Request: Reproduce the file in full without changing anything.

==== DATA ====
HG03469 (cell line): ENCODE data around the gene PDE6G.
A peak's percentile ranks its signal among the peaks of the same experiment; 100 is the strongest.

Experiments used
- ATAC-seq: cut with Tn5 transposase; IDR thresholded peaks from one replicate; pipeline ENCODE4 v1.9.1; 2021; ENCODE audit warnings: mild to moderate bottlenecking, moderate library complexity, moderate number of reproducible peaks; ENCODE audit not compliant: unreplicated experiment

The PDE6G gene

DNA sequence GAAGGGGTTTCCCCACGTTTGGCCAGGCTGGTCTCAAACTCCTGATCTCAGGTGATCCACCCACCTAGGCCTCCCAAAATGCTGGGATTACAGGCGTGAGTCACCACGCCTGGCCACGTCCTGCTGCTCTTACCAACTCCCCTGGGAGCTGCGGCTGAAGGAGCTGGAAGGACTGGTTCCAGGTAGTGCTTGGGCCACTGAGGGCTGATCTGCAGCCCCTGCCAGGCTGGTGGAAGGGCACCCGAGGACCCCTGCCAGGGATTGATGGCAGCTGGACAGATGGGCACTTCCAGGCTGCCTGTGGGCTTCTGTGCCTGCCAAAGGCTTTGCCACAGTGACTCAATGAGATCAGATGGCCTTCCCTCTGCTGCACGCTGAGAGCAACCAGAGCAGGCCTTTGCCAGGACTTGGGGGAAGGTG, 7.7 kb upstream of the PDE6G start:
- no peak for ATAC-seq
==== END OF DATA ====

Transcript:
HG03469 (cell line): ENCODE data around the gene PDE6G.
A peak's percentile ranks its signal among the peaks of the same experiment; 100 is the strongest.

Experiments used
- ATAC-seq: cut with Tn5 transposase; IDR thresholded peaks from one replicate; pipeline ENCODE4 v1.9.1; 2021; ENCODE audit warnings: mild to moderate bottlenecking, moderate library complexity, moderate number of reproducible peaks; ENCODE audit not compliant: unreplicated experiment

The PDE6G gene

DNA sequence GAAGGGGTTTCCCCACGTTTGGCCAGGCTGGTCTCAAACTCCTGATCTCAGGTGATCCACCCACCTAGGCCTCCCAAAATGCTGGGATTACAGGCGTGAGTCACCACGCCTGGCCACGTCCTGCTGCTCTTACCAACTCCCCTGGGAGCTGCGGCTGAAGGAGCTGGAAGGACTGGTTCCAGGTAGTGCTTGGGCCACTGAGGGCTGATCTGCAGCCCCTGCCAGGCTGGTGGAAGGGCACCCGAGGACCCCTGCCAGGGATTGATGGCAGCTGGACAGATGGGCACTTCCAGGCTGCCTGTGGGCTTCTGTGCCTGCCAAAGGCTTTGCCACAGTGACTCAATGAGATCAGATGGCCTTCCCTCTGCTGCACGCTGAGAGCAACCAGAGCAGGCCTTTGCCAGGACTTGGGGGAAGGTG, 7.7 kb upstream of the PDE6G start:
- no peak for ATAC-seq